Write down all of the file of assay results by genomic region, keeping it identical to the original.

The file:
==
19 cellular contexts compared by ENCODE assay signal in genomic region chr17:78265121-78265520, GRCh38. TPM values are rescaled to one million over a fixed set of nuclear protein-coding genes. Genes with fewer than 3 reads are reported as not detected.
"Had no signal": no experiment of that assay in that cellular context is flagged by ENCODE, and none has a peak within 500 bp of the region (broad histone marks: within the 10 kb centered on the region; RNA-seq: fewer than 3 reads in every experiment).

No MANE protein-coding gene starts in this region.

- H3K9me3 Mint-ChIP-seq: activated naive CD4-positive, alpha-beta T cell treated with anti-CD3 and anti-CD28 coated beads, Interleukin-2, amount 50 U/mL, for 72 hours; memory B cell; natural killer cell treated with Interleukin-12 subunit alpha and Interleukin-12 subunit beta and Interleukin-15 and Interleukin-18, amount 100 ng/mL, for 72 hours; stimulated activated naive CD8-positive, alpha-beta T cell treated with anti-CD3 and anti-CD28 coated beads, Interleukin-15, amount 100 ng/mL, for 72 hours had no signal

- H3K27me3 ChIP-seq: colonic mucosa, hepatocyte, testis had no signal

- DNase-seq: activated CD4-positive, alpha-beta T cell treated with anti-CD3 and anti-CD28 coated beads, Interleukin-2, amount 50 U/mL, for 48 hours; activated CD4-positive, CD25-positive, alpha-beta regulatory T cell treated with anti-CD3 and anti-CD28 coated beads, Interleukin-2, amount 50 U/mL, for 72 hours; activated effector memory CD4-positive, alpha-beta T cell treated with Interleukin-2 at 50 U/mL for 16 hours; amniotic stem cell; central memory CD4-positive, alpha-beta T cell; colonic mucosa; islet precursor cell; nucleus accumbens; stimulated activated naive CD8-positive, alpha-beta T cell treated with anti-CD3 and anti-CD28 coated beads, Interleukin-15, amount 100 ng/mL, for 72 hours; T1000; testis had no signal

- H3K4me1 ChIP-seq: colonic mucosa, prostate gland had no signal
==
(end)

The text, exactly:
19 cellular contexts compared by ENCODE assay signal in genomic region chr17:78265121-78265520, GRCh38. TPM values are rescaled to one million over a fixed set of nuclear protein-coding genes. Genes with fewer than 3 reads are reported as not detected.
"Had no signal": no experiment of that assay in that cellular context is flagged by ENCODE, and none has a peak within 500 bp of the region (broad histone marks: within the 10 kb centered on the region; RNA-seq: fewer than 3 reads in every experiment).

No MANE protein-coding gene starts in this region.

- H3K9me3 Mint-ChIP-seq: activated naive CD4-positive, alpha-beta T cell treated with anti-CD3 and anti-CD28 coated beads, Interleukin-2, amount 50 U/mL, for 72 hours; memory B cell; natural killer cell treated with Interleukin-12 subunit alpha and Interleukin-12 subunit beta and Interleukin-15 and Interleukin-18, amount 100 ng/mL, for 72 hours; stimulated activated naive CD8-positive, alpha-beta T cell treated with anti-CD3 and anti-CD28 coated beads, Interleukin-15, amount 100 ng/mL, for 72 hours had no signal

- H3K27me3 ChIP-seq: colonic mucosa, hepatocyte, testis had no signal

- DNase-seq: activated CD4-positive, alpha-beta T cell treated with anti-CD3 and anti-CD28 coated beads, Interleukin-2, amount 50 U/mL, for 48 hours; activated CD4-positive, CD25-positive, alpha-beta regulatory T cell treated with anti-CD3 and anti-CD28 coated beads, Interleukin-2, amount 50 U/mL, for 72 hours; activated effector memory CD4-positive, alpha-beta T cell treated with Interleukin-2 at 50 U/mL for 16 hours; amniotic stem cell; central memory CD4-positive, alpha-beta T cell; colonic mucosa; islet precursor cell; nucleus accumbens; stimulated activated naive CD8-positive, alpha-beta T cell treated with anti-CD3 and anti-CD28 coated beads, Interleukin-15, amount 100 ng/mL, for 72 hours; T1000; testis had no signal

- H3K4me1 ChIP-seq: colonic mucosa, prostate gland had no signal